In 2016, Island’s frontman and songwriter Nicholas Thorburn decided that he had enough of the band. Original collaborator Jamie Thompson had left a number of years before, and the second main incarnation, featuring brothers Evan and Geordie George, were steady and consistently talented, but admittedly less spontaneous and exciting. The group had run its course, and Thorburn, ever the restless artist, decided to explore new avenues.
Then, Thorburn had amassed a number of songs that couldn’t be released by any of his numerous other projects. This collection could only be realised by one band. So the Gordon brothers were called back in, along with drummer Adam Halferty, to record Islomania. The album is in a prime position to kickstart the Islands comeback that the world wasn’t expecting to happen. Surely this is a resurrection effort that will go down as a monumental return, right?
Instead of a celebratory return, the material we get on Islomania is a little more puzzling considering the context. These are the songs that so inspired Thorburn the he had to raise his dormant band back from the dead?
It’s not like the material is especially poor. ‘(We Like To) Do It With The Lights On’ is goofy, catchy fun, with plenty of bouncy disco bass and delightfully horny energy. ‘Closed Captioning’ is the same, with references to mediums and deja vu. Never ones to take themselves overly seriously, Islands keep the party going even as they begin to repeat topics and styles.
But the party doesn’t last. It’s not like Thorburn and co. don’t try to keep it going, though. ‘A Passionate Age’ has some killer Nile Rodgers-esque guitar work and wonky vocoder vocal lines, while ‘Natural Law Party’ has some awesome honking horn lines. The arrangements on Islomania occasionally transcend their direct influences to create something altogether new and exciting, but the rarity of these occurrences often result in a certain disappointing and fleeting aspect to most of Islomania.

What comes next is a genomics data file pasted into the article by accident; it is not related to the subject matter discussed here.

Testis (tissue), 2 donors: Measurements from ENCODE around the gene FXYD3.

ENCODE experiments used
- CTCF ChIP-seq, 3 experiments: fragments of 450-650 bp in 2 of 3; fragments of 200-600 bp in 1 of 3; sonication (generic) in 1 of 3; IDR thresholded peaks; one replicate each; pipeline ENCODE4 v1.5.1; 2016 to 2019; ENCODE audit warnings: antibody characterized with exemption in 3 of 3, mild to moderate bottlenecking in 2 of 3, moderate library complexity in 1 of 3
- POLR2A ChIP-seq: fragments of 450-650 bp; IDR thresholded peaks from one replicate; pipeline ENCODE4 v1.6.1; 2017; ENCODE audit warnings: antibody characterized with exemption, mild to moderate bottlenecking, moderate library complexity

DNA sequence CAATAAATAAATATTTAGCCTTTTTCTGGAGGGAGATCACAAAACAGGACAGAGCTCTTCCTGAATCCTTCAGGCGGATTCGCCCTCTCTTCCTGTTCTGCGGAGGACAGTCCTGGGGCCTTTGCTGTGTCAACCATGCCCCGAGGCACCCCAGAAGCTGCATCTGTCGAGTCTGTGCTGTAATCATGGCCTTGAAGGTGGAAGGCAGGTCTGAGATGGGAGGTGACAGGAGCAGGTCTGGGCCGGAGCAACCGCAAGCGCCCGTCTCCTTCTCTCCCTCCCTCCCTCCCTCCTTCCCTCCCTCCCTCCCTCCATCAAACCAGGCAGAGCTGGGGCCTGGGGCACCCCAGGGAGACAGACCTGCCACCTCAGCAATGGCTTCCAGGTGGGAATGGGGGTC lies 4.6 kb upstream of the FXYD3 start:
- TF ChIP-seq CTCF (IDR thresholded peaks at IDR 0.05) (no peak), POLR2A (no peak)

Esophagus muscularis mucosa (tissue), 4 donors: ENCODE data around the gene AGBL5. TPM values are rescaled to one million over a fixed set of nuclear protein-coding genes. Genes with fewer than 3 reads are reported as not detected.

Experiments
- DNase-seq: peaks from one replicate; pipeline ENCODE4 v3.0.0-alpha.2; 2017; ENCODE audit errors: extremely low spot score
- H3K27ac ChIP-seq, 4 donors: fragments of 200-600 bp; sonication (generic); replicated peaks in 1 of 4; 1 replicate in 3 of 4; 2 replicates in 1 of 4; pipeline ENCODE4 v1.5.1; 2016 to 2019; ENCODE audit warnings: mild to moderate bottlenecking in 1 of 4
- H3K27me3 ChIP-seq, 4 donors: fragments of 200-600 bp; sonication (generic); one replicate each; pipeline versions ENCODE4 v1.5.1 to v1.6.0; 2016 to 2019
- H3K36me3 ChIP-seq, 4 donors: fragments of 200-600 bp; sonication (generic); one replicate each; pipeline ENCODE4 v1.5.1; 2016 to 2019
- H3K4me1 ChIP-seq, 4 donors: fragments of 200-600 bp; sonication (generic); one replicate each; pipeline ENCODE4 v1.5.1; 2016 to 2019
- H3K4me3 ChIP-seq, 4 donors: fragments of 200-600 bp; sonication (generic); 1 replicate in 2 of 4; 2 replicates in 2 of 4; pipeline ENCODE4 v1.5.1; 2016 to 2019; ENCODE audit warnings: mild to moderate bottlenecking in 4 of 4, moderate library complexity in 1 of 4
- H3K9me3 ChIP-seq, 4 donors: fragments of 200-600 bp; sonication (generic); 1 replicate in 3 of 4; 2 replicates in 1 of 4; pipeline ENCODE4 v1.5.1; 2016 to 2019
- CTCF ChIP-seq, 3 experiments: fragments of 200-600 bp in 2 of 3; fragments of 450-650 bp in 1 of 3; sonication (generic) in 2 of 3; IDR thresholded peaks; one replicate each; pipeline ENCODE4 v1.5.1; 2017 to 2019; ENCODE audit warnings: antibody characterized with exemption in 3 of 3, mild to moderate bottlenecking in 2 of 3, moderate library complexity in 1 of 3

You could realistically rearrange every single track in a different order and still come away with more or less the same experience. There’s cohesion, but the album lacks a solid flow, drive, or sense of purposefulness.
From what I can hear, Thorburn is mainly preoccupied with love and dancing when it comes to the lyrical composition of Islomania. That’s not a bad road to go down, considering that some of the best songs were written about one, or both, of those topics. The lack of depth could be conceived as a deliberate artistic choice, but I don’t know if I want to give Thorburn that much credit. He has the ability to be a great songwriter, but the content he decides to hone in on here doesn’t do anything to elevate him or the band beyond anyone else in the greater pop music landscape.
By the time the last notes of ‘Gore’, the album’s closing track, fade away back into the musical ether, what’s left is a well-produced, well-performed, solidly conceived, catchy, perfectly fine indie-pop album. The real question is: was Islomania worth the over five-year wait? The reality is that the album is light and relatively carefree, but there’s a certain slightness to the proceedings that make it hard to truly fall in love with.
There’s nothing egregious on Islomania, but there’s nothing challenging either. If you want to turn off your brain for about 40 minutes, there are plenty of worse options to turn to. What I’m having a hard time wrapping my head around is the way that the band appears to be evolving through their now nearly two decade career. The loopy rhythms and playful energy of previously albums Return to the Sea, Vapours, and Ski Mask have been supplemented by generic, inoffensive pop. What remains is a band that’s far blander than their initial incarnation, one that sounds like it’s no longer appealing to the freaks and weirdos of the world and instead are moving closer to the middle of the road.
A triumphant world-conquering album this is not. But if you don’t ask too much of it, Islomania can still be a pretty good time. Not every party will be worth the hassle, but it’s still good to get yourself back out there. If that’s what Thorburn is trying to communicate, then it’s a job well done.